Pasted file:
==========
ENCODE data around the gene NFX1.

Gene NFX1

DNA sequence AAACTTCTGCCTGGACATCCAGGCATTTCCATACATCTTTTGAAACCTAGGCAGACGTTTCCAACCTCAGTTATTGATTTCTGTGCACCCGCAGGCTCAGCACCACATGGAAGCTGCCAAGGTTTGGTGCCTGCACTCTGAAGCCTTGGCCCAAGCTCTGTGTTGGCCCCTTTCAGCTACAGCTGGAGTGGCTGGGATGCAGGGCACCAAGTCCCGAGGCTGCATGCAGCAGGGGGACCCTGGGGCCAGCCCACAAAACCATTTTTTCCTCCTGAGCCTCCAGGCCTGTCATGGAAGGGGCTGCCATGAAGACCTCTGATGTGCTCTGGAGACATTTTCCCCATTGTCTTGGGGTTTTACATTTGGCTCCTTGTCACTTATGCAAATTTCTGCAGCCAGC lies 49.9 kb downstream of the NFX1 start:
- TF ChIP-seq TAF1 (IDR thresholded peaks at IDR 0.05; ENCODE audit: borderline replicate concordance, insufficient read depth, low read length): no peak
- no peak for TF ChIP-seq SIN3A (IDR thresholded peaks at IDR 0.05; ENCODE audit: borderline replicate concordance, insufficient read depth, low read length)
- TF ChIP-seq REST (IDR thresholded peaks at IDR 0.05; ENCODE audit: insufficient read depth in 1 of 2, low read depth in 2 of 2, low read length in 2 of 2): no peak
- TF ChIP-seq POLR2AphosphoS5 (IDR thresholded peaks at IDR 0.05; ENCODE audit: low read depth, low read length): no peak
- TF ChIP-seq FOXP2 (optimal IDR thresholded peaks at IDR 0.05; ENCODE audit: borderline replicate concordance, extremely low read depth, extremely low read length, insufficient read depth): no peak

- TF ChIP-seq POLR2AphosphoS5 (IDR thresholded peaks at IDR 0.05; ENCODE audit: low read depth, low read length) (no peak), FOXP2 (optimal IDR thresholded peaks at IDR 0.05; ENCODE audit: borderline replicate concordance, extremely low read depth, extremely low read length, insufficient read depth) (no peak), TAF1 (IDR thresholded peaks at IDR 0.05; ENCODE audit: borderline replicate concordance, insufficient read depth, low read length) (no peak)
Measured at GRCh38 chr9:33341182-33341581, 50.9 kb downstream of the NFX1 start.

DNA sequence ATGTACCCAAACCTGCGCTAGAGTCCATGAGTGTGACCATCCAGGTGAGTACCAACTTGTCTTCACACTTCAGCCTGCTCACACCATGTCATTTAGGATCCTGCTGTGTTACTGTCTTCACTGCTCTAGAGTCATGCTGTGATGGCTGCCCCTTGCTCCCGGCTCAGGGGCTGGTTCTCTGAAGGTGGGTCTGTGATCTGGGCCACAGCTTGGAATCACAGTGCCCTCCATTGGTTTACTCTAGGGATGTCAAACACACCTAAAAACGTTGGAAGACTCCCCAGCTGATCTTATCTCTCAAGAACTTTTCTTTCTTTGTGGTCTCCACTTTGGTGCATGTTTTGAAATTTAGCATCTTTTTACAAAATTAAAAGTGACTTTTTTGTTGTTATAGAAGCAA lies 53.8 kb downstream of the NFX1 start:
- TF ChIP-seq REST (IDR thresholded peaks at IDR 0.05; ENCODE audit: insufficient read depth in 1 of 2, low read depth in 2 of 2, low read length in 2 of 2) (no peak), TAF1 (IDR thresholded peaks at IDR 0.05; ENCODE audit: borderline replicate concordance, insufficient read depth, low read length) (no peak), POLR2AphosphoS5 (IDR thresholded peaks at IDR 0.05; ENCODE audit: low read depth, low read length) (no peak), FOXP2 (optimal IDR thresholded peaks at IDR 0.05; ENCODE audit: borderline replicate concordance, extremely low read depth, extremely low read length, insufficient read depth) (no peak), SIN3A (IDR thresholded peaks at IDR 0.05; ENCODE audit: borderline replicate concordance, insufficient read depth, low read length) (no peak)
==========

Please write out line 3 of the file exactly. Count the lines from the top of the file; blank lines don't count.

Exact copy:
DNA sequence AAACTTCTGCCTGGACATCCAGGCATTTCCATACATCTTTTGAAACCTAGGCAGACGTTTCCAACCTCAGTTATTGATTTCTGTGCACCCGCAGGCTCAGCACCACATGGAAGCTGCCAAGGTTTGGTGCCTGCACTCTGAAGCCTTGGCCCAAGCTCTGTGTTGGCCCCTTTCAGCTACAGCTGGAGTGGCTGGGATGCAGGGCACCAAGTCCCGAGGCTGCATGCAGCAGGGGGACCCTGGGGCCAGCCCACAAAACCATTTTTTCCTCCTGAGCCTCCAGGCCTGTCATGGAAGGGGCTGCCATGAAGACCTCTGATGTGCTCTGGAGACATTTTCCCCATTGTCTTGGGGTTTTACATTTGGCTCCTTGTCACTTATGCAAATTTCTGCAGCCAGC lies 49.9 kb downstream of the NFX1 start: